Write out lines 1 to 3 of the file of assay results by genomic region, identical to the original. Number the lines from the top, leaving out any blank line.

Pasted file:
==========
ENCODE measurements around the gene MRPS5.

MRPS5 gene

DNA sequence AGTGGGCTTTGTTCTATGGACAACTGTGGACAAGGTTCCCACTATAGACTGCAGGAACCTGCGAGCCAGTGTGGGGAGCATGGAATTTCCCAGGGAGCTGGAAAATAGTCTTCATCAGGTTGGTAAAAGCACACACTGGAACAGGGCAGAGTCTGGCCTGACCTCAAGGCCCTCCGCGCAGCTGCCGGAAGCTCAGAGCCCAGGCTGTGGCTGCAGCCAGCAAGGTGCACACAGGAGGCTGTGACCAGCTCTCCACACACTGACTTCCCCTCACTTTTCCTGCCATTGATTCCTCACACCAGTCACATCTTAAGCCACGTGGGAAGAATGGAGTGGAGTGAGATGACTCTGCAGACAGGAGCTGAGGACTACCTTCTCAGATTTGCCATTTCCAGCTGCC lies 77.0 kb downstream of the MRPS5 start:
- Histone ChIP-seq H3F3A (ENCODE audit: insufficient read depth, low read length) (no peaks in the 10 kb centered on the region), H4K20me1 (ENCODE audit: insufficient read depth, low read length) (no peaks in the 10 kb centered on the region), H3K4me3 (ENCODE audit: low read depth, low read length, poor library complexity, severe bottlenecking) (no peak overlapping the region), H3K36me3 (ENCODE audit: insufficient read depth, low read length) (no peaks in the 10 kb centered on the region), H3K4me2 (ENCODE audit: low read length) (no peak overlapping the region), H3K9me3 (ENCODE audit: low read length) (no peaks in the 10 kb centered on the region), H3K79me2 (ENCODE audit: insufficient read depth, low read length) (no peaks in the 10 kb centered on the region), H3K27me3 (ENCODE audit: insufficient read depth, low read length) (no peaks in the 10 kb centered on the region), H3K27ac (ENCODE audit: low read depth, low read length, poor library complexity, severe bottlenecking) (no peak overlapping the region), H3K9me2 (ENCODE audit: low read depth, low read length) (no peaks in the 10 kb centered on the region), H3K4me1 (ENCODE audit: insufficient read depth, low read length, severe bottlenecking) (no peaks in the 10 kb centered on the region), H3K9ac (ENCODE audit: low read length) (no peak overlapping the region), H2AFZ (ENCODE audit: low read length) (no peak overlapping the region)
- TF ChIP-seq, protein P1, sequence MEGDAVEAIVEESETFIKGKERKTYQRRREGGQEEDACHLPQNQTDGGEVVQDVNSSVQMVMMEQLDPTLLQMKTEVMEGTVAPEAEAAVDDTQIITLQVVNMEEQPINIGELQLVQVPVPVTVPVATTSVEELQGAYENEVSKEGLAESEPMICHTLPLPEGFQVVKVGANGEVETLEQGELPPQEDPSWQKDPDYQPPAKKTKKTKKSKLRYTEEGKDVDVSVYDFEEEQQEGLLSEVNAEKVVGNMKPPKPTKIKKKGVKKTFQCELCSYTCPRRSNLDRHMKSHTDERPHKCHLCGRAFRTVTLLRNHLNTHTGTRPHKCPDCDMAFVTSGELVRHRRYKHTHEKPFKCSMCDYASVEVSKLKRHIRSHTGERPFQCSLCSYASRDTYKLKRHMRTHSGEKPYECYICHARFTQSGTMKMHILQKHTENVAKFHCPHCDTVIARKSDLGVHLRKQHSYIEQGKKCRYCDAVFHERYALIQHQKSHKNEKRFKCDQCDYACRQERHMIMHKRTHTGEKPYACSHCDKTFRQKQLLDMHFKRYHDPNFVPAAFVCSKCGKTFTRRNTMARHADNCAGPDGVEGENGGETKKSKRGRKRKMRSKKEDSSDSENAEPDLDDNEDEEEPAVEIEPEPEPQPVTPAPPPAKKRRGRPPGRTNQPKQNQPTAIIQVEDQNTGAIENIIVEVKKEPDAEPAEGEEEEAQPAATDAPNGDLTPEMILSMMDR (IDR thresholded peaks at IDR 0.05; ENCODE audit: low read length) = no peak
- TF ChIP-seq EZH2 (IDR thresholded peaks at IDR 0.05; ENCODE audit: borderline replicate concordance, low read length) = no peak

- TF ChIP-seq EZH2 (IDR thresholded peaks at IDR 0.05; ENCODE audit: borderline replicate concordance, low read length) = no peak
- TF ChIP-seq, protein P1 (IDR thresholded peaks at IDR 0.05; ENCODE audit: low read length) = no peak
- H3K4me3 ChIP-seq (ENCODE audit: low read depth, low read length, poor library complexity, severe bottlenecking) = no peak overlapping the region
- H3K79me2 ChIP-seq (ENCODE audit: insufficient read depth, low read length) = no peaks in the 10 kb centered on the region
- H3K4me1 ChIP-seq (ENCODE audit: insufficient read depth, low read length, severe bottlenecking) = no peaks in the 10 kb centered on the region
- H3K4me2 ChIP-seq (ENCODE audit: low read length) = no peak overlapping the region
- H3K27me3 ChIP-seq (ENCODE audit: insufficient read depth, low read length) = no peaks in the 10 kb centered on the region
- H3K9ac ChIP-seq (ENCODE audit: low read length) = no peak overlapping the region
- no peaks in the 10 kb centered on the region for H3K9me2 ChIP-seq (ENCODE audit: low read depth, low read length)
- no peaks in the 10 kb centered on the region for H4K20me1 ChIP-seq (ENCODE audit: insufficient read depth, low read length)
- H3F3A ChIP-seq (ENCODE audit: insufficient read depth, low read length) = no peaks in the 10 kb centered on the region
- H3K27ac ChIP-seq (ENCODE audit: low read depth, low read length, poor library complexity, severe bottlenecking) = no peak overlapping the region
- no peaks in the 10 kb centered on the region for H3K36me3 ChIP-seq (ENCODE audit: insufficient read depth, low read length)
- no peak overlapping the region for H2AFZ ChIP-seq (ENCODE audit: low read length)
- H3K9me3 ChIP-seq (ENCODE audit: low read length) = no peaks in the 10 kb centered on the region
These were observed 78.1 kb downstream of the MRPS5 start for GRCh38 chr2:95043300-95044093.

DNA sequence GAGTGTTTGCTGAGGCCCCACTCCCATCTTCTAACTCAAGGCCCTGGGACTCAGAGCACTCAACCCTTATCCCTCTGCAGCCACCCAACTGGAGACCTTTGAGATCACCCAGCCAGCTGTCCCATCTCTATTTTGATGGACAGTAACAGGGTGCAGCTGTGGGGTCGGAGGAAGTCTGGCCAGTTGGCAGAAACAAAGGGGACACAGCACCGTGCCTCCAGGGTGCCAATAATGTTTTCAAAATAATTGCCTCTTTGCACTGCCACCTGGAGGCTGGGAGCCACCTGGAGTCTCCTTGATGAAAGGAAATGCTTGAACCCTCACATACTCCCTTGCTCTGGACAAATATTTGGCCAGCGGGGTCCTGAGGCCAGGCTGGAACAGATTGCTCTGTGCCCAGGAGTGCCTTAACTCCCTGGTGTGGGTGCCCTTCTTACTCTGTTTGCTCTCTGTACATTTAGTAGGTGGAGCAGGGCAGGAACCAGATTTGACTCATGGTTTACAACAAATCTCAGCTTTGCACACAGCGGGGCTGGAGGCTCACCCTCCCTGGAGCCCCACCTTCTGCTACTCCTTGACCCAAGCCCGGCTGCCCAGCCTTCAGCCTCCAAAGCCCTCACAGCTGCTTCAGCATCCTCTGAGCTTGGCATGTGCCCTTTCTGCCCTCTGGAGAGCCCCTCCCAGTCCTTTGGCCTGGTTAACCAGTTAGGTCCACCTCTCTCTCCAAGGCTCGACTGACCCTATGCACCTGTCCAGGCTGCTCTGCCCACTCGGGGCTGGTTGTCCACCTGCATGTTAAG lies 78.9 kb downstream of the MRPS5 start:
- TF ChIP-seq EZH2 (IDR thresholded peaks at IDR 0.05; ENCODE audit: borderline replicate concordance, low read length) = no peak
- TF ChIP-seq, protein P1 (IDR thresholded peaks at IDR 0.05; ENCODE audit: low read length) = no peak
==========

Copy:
ENCODE measurements around the gene MRPS5.

MRPS5 gene

DNA sequence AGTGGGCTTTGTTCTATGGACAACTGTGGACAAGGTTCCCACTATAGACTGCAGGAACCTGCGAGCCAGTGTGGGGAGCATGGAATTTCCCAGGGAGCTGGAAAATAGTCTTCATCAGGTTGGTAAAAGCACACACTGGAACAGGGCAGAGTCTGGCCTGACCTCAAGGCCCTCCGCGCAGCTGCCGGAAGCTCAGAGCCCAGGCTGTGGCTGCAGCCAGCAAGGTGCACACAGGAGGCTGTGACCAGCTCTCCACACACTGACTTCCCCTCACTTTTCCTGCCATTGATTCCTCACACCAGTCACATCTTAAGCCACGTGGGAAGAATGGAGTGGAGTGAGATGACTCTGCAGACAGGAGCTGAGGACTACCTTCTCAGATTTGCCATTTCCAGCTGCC lies 77.0 kb downstream of the MRPS5 start: